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2021 Volkswagen Atlas (VW) Review, Ratings, Specs, Prices, and Photos

VW hasn’t yet clued us into all the options and packages for the 2021 Atlas and Atlas Cross Sport, but the basics will stay the same from last year.  The 2021 Atlas and Atlas Cross Sport will be available in S, SE, SEL trim with a handful of tech, premium, and R-Line packages adding various […]

VW hasn’t yet clued us into all the options and packages for the 2021 Atlas and Atlas Cross Sport, but the basics will stay the same from last year. 

The 2021 Atlas and Atlas Cross Sport will be available in S, SE, SEL trim with a handful of tech, premium, and R-Line packages adding various creature comforts and colorful accents scattered throughout. The base Atlas costs $32,565 in the base configuration and can reach up toward about $50,000 fully loaded. The Atlas Cross Sport is largely identical, except for a few small differences, and costs about $1,000 less than a comparably equipped Atlas.

It’s a 7 for features thanks to good equipment in every version including the base Atlas S and it gets another point for a 4-year/50,000-mile warranty that’s still generous among competitors. 

The base Atlas S gets a 6.5-inch touchscreen for infotainment, active safety features (covered above), cloth upholstery, 18-inch wheels, and three rows of seats (two in the Atlas Cross Sport). 

The top SEL goes further with an 8.0-inch touchscreen, driver-assistance features, synthetic leather upholstery, 20-inch wheels, three-zone automatic climate control, premium audio, panoramic sunroof, available captain’s chairs, wireless smartphone charger, and remote start. R-Line versions add sporty interior and exterior touches. 

We’d opt for the Atlas SE with technology package that costs $41,215 with a V-6 and all-wheel drive with one caveat—the audio system doesn’t sound great to us. We’ll comfort our bodies instead with an 8.0-inch touchscreen, synthetic leather upholstery, three-zone climate control, 20-inch wheels, and five USB ports.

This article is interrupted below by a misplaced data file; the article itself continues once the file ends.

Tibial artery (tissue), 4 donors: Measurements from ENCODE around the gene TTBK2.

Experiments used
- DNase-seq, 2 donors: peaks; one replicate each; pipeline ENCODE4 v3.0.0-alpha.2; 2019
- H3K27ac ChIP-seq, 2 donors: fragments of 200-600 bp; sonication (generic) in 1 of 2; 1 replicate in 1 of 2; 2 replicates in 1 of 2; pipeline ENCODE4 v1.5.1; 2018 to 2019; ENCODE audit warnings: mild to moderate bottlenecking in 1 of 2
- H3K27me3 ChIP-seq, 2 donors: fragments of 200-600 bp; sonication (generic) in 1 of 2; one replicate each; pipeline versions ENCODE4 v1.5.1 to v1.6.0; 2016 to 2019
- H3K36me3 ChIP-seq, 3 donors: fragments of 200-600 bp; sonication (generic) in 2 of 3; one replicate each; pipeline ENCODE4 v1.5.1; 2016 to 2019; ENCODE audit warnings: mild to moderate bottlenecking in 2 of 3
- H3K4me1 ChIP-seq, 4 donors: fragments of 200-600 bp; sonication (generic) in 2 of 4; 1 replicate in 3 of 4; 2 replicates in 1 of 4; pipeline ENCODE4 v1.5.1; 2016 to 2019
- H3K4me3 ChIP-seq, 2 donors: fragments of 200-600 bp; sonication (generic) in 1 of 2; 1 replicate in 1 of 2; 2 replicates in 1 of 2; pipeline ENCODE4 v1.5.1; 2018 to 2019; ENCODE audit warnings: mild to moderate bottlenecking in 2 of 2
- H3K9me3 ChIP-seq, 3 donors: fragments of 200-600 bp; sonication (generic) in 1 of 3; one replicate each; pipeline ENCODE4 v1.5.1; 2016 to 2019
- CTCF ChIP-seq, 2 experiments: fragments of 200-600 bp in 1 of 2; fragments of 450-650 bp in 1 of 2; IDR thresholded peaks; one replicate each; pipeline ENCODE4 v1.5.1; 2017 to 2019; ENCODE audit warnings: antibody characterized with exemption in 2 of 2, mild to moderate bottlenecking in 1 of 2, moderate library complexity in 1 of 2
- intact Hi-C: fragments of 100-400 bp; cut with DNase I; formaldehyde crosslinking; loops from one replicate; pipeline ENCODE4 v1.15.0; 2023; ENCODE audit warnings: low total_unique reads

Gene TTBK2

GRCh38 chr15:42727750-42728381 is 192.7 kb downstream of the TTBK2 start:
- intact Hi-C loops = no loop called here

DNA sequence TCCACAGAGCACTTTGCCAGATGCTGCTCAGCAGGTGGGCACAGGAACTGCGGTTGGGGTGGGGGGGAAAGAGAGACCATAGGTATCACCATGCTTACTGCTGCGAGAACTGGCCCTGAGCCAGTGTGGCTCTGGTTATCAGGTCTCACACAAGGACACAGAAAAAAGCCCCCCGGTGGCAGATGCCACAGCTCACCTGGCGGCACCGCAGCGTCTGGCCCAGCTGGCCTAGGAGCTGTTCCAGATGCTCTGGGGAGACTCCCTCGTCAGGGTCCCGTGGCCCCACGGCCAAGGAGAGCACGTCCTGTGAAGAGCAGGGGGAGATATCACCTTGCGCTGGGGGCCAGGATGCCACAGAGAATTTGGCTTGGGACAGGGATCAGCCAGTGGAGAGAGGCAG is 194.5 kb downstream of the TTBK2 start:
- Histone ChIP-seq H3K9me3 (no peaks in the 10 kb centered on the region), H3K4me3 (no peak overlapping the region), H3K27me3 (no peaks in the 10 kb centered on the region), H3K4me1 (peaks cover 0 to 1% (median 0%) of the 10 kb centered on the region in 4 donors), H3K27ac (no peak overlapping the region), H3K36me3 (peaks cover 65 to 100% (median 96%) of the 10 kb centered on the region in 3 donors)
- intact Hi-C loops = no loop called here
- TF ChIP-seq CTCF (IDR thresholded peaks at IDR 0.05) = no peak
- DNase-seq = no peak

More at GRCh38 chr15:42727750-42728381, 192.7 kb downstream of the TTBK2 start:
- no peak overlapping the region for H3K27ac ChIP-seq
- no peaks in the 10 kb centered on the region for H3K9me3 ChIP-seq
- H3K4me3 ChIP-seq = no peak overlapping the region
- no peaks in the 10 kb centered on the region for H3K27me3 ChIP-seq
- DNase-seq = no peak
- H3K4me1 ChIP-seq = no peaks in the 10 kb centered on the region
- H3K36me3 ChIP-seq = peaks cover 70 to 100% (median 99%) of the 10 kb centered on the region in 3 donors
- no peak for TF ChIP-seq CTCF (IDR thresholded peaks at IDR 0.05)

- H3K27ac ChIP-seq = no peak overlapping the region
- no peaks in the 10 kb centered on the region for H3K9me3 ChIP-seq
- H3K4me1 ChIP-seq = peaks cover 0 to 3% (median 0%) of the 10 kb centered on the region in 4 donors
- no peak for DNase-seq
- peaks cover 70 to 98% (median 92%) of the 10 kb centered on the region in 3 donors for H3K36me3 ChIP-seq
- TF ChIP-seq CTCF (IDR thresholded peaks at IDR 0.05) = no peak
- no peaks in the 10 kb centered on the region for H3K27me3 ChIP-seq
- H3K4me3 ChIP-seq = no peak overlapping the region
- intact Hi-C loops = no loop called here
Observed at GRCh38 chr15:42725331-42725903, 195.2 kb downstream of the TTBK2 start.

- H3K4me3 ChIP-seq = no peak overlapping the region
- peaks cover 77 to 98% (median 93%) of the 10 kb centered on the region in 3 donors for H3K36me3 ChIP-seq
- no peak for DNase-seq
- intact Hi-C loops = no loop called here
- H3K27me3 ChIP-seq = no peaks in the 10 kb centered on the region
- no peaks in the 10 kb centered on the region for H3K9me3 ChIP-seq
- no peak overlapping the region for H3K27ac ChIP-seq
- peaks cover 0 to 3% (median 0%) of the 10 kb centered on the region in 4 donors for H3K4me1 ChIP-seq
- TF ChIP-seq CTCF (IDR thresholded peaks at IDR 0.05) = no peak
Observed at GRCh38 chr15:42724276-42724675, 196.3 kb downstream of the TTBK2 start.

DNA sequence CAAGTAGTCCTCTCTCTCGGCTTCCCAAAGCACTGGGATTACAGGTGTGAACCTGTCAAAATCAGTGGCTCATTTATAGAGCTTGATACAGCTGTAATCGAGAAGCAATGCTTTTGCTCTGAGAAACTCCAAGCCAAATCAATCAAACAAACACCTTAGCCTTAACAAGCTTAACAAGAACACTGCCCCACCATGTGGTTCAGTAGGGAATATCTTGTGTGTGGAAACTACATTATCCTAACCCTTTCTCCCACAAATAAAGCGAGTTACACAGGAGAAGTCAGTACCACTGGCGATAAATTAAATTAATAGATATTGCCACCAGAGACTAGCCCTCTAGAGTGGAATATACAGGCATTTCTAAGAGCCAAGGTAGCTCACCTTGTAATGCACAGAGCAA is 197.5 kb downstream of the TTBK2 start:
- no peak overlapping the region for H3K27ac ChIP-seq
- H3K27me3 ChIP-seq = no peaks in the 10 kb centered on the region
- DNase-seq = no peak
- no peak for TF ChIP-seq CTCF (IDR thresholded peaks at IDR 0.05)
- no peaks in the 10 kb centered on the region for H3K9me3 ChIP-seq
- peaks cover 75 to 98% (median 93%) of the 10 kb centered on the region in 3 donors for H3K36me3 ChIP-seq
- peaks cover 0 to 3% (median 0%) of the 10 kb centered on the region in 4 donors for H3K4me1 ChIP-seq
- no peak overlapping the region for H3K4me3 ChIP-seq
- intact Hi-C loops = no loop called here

The premium audio system designed by Fender (yeah, the guitar folks) is reserved for SEL trim levels, and while it sounds great, it also sounds like several thousand more dollars tacked on to the bottom line. 

VW infotainment

VW’s infotainment is one of the more straightforward systems available from an automaker, and its simplicity is refreshing. We recommend it for nearly every function except for navigation, which isn’t all that great. 

Every Atlas gets smartphone compatibility software including Apple CarPlay and Android Auto that can sub in for navigation. Buy new cords though; every Atlas for 2021 is likely to be equipped with newer USB-C connectors for phones. 

An optional 10.3-inch digital instrument cluster is available on top trims and can be customized to display gauges, navigation maps, or other information. It’s mostly sharp and lag-free, although some menus and other icons can obscure information like the trip meter, and icons for some safety systems can be difficult to read.

Review continues below

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